This approach was so well received that Robert Youngblood, an executive of the World Evangelical Fellowship, asked me to write a tentative draft.

The following facts need to be kept in mind: (1) Participants were evangelicals from both WCC member churches and nonconciliar churches, the former predominating; (2) The document intended to encourage all Christians to be more concerned with ecumenical realities and to remind evangelicals in WCC member churches that they were obligated to speak out to an assembly that was open to their witness and insights; (3) Three of our brothers—Beyerhaus, Johnston, and Kim—walked out on the group because we refused to (a) repeat outdated stereotypes, (b) take a stand against the contribution of women to the assembly, despite Kim’s speech, (c) omit an expression of genuine concern for the renewal and unity of the church, and (d) judge the assembly by the occasional radical input of one or two speakers.

Article continues below

They belittled our numbers and our knowledge of the history of the WCC. Their statement, despite its many good points, was so selective and so suspicious of the validity of those in the WCC calling themselves “Christians” that it became subbiblical, even arrogant.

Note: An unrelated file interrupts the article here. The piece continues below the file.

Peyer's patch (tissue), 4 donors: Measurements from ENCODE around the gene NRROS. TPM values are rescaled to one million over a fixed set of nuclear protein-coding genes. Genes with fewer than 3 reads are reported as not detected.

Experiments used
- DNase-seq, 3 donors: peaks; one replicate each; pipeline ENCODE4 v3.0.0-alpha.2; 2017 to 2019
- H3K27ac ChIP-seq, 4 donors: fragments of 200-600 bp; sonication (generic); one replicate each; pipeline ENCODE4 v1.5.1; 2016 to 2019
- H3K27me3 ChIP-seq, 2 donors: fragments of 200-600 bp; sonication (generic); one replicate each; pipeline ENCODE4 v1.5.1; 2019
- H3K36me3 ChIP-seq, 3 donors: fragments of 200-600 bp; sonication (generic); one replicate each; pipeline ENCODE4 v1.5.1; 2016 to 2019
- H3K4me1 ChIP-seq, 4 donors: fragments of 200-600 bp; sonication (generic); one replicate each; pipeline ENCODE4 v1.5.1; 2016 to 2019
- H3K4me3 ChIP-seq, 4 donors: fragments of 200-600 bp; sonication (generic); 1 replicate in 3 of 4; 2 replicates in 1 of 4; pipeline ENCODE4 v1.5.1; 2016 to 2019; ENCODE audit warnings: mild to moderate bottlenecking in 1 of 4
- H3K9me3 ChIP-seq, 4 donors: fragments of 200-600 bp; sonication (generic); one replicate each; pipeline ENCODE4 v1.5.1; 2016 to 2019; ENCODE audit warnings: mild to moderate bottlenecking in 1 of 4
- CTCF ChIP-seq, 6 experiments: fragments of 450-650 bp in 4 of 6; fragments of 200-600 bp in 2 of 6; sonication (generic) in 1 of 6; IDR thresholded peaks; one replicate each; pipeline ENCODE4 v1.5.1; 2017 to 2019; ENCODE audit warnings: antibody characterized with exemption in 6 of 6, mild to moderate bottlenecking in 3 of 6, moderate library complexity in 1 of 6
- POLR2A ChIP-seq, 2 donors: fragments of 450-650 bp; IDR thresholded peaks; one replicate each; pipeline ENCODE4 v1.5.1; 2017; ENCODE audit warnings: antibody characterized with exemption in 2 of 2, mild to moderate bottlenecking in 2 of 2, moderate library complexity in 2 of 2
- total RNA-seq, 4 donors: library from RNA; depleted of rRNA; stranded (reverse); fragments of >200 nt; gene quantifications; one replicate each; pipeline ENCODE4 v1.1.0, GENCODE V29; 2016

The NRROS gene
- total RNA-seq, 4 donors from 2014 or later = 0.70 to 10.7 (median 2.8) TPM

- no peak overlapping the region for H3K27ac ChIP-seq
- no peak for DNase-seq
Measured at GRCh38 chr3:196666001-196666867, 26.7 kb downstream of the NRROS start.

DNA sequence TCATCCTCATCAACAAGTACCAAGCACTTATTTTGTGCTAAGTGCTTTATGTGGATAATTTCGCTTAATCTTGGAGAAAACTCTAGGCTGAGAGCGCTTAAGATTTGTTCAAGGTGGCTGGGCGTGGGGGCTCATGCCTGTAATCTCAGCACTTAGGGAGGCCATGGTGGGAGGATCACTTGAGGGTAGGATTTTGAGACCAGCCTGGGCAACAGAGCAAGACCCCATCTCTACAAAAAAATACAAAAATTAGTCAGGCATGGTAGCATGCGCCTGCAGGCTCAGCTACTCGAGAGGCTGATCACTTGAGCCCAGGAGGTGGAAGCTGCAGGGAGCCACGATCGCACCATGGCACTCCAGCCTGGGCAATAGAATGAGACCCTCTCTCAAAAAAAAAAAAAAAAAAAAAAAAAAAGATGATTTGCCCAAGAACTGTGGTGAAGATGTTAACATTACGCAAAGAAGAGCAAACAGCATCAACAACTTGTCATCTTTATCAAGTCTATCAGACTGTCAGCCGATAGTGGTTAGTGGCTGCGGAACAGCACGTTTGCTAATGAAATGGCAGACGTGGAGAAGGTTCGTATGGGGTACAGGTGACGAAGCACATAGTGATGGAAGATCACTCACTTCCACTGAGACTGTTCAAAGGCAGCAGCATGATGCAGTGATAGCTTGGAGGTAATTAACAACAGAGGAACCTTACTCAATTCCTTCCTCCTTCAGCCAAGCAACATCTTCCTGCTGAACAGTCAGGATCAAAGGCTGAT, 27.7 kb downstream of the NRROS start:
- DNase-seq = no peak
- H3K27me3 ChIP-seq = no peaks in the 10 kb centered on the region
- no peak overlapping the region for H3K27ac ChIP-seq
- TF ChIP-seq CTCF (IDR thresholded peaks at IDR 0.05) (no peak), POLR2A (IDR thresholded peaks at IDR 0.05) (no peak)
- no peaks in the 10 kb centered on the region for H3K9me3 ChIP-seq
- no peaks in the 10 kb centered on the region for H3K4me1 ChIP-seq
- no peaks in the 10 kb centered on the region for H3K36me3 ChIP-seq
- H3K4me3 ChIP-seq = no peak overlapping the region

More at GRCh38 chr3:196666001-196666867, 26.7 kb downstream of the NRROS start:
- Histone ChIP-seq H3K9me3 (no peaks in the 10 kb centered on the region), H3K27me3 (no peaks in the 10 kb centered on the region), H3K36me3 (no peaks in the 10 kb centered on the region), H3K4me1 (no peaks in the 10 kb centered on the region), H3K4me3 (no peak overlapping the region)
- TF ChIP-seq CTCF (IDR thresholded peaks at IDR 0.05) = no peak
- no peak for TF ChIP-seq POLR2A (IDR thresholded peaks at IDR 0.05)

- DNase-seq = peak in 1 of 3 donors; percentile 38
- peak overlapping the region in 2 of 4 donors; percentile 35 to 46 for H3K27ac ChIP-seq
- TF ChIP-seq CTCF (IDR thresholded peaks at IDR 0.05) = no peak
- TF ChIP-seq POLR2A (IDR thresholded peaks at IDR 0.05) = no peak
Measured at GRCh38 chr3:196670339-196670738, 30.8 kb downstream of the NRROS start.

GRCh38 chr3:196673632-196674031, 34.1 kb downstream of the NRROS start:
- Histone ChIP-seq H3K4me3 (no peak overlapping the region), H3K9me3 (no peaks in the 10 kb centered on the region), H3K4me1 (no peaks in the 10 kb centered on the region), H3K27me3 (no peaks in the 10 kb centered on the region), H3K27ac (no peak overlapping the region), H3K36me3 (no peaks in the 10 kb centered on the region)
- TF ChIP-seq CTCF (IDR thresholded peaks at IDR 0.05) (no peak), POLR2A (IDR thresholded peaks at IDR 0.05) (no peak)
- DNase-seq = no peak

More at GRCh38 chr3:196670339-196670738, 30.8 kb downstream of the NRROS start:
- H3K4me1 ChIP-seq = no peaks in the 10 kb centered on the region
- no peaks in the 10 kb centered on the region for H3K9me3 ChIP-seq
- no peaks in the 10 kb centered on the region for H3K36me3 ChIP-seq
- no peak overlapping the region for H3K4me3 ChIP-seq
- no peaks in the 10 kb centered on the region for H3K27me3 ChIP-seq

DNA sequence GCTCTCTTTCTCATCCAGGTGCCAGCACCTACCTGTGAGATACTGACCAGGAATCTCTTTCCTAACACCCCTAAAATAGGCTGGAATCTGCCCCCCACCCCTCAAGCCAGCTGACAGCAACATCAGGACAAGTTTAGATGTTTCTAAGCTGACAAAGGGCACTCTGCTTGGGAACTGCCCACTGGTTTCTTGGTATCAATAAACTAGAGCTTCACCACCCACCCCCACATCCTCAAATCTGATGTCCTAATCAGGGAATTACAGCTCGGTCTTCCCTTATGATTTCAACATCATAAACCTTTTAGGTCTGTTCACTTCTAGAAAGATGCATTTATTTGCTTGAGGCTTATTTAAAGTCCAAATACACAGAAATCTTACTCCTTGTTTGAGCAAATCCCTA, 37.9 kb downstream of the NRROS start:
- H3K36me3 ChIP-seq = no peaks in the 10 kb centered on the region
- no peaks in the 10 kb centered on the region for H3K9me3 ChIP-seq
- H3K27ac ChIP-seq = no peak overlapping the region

The question is whether evangelicals will be more biblical and less parochial, more theological and less ideological in their obligation to study the peace, purity, and unity of the church in our day. Evangelicals in Vancouver were confronted with enormous issues, issues that impinge on the very integrity of the evangelical movement in our day.

Have something to add about this? See something we missed? Share your feedback here.

Our digital archives are a work in progress. Let us know if corrections need to be made.